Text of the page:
Encompassing the eight days between Palm Sunday and Easter, Holy Week in Spain (Semana Santa) is an elaborate festival of spectacle, Spanish culture and, for the devoted, fervent piety. A remembrance of a central tenet of Christian faith – Jesus’ persecution, death and resurrection – the week is characterised by penance processions carried out by Catholic brotherhoods and associations through streets across the country.
In the coastal Mediterranean city of Málaga, home to one of Holy Week’s most historic and famed celebrations, processions feature massive tronos (thrones or floats). Intricately adorned with Christian imagery, some of these structures are so massive that they must be carried by dozens of men who have trained for the task. Along the route – called Via Dolorosa (‘Way of Sadness’) in reference to Jesus’ final walk through Jerusalem – tronos are often accompanied by the sound of military drums and the scent of candles, held by women in tow. Streetside crowds greet them with roaring applause and even the occasional serenade of a mournful flamenco verse.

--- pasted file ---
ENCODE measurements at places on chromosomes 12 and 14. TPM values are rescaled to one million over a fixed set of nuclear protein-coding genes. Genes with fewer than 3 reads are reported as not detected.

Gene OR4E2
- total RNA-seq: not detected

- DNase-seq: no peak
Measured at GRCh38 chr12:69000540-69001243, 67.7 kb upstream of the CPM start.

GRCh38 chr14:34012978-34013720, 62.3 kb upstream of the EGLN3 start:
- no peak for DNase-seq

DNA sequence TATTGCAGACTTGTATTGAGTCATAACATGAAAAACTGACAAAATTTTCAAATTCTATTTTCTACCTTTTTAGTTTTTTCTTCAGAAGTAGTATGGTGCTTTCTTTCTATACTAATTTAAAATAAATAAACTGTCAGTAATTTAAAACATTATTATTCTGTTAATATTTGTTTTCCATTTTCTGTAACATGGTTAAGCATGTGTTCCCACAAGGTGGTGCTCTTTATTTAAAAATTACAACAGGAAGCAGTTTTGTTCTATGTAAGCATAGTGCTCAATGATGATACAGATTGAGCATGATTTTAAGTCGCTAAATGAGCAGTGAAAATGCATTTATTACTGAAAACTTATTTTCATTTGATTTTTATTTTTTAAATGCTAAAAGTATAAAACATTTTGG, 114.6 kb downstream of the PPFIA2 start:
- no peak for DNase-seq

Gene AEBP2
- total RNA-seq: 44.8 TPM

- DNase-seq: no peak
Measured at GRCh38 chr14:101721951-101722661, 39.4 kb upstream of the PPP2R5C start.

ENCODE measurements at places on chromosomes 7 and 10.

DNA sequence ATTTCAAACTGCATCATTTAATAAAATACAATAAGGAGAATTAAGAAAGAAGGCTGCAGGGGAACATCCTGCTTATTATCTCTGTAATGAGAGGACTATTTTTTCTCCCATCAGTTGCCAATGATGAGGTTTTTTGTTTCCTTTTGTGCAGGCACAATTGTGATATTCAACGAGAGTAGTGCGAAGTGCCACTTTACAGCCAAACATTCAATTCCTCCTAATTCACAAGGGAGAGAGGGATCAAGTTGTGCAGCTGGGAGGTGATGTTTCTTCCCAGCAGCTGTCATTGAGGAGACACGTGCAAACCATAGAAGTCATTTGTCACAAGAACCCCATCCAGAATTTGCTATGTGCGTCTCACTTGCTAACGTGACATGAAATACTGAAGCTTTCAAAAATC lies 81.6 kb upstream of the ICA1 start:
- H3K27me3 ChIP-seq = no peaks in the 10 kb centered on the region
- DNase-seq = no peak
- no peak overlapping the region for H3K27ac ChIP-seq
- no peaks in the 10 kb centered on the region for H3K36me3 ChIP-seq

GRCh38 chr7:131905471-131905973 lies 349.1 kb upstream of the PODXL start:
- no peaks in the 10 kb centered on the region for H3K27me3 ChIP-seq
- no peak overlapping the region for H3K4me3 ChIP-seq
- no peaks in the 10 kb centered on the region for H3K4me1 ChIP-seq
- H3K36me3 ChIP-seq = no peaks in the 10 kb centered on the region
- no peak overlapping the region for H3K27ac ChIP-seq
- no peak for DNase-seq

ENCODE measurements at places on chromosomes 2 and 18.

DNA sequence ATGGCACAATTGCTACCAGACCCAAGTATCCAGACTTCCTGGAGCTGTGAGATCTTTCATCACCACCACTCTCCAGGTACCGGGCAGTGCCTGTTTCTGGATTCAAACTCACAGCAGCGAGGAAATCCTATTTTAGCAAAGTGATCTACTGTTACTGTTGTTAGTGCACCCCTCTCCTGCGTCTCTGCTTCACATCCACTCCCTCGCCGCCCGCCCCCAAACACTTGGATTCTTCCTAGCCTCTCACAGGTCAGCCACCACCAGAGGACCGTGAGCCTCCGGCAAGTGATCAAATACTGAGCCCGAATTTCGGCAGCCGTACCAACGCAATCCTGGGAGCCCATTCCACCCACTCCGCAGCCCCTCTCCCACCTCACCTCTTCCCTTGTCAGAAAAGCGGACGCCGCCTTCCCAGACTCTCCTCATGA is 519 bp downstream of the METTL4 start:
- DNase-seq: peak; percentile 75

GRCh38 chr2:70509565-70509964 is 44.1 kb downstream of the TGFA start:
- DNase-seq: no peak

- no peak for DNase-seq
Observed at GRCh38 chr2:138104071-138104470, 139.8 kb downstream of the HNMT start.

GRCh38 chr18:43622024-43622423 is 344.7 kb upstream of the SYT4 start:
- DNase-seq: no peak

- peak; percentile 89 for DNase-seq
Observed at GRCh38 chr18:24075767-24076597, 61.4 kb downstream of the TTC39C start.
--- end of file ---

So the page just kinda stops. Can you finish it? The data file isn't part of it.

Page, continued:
The grand, arresting scene draws hundreds of thousands of tourists – faithful and secular – each year. This makes the Dutch director Menno Otten’s decision to focus only on the faces and movements of a single group of trono-carrying men in his short documentary Via Dolorosa (2013) an intriguing one. In doing so, he draws attention to the festival as an intense religious ritual – one in which the penitents, with great strength and intense discipline, briefly embody the sacrifice at the centre of their faith.
Through intimate close-ups dramatically lit by streetlamps, Otten and the Dutch cinematographer Lennart Verstegen capture expressions of pain, solemn reflection and spiritual elation. The weight of the trono and the moment are only hinted at by the grimaces of the men and the noise of the crowd. Despite the narrow perspective, there’s a sense of the group as a whole, as the men lift, shift and shout anthems in choreographed unison. Ultimately, this unique framing provides an impression of the participants as occupying both physical and spiritual spaces, within themselves and as a part of something greater, amid a transcendent moment.
Written by Adam D’Arpino